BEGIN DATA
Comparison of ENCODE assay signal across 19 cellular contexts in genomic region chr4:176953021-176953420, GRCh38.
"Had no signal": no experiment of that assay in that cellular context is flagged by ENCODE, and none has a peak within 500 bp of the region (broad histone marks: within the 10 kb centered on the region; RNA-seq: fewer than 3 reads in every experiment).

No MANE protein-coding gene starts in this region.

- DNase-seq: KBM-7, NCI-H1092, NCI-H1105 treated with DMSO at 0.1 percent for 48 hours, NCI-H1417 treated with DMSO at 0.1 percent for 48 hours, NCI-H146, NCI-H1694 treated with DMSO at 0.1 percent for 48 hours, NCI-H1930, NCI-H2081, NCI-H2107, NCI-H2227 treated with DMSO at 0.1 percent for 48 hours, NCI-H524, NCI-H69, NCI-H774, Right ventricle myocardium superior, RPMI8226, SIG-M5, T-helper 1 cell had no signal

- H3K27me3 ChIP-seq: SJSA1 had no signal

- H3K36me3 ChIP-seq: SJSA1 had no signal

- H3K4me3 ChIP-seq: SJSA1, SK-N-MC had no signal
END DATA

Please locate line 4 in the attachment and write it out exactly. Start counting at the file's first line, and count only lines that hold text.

- DNase-seq: KBM-7, NCI-H1092, NCI-H1105 treated with DMSO at 0.1 percent for 48 hours, NCI-H1417 treated with DMSO at 0.1 percent for 48 hours, NCI-H146, NCI-H1694 treated with DMSO at 0.1 percent for 48 hours, NCI-H1930, NCI-H2081, NCI-H2107, NCI-H2227 treated with DMSO at 0.1 percent for 48 hours, NCI-H524, NCI-H69, NCI-H774, Right ventricle myocardium superior, RPMI8226, SIG-M5, T-helper 1 cell had no signal